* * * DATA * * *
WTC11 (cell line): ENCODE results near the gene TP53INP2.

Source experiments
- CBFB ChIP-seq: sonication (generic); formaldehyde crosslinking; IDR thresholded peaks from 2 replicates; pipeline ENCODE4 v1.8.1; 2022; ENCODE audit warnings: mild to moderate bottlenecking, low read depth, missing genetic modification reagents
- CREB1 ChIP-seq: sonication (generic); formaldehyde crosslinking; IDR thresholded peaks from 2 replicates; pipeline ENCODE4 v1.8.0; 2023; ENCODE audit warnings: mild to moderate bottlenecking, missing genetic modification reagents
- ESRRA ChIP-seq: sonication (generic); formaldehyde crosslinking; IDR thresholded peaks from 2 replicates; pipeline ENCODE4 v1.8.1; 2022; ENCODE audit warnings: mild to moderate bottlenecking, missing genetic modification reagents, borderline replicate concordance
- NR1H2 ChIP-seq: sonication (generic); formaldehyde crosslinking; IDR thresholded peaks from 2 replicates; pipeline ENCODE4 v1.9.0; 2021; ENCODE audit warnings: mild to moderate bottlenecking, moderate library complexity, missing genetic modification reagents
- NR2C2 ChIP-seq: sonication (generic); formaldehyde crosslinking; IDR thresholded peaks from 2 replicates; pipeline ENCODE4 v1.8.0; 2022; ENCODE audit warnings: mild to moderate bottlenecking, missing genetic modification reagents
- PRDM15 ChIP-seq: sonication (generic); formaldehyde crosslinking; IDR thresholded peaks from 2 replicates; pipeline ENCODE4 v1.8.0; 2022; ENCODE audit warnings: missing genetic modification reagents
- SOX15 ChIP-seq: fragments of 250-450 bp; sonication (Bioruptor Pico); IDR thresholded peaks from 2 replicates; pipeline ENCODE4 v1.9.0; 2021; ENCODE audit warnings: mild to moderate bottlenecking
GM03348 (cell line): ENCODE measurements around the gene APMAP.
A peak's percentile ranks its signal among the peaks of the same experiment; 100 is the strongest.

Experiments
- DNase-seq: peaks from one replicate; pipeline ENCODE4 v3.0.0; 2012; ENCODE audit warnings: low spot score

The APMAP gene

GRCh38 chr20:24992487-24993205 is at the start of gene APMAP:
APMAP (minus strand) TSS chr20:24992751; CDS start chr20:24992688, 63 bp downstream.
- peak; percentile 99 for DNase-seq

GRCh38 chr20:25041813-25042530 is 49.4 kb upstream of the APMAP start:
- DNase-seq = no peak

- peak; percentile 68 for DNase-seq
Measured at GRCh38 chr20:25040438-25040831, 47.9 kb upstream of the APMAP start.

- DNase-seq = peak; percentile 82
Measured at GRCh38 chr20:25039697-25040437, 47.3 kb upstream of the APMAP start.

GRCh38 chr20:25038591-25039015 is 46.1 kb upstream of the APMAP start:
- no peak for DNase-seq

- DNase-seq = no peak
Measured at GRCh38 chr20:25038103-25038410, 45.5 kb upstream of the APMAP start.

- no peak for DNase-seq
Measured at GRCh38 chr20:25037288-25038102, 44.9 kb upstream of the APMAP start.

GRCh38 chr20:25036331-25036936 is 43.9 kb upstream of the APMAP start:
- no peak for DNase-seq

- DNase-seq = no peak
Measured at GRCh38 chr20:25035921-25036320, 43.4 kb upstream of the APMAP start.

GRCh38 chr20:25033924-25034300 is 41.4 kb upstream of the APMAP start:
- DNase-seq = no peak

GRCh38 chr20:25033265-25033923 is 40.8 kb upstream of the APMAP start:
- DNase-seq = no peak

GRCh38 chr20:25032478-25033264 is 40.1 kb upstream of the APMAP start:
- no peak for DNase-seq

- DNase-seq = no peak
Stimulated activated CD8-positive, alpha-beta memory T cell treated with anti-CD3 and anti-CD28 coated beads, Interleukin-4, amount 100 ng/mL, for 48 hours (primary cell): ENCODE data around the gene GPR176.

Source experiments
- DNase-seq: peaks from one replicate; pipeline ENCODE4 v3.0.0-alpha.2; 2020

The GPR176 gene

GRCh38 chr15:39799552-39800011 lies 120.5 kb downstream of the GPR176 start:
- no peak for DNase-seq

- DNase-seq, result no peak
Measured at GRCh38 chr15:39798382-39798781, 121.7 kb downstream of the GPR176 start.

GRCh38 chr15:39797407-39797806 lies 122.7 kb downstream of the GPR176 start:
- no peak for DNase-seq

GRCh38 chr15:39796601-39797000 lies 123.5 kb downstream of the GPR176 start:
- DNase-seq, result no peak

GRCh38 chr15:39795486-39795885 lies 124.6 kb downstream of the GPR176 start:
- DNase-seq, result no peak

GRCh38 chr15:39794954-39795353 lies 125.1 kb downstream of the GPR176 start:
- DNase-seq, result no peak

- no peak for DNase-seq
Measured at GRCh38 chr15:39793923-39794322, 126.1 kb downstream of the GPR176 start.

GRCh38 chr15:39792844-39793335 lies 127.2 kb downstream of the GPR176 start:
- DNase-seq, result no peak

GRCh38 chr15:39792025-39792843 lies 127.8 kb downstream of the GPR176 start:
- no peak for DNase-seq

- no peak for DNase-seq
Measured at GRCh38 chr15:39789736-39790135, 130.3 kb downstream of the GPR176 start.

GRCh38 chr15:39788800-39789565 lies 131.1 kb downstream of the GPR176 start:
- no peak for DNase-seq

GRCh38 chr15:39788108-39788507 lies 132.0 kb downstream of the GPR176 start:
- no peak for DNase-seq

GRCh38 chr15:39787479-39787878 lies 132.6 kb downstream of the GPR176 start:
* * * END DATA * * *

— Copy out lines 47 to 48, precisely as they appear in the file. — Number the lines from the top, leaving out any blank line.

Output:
- DNase-seq, result no peak
Measured at GRCh38 chr15:39798382-39798781, 121.7 kb downstream of the GPR176 start.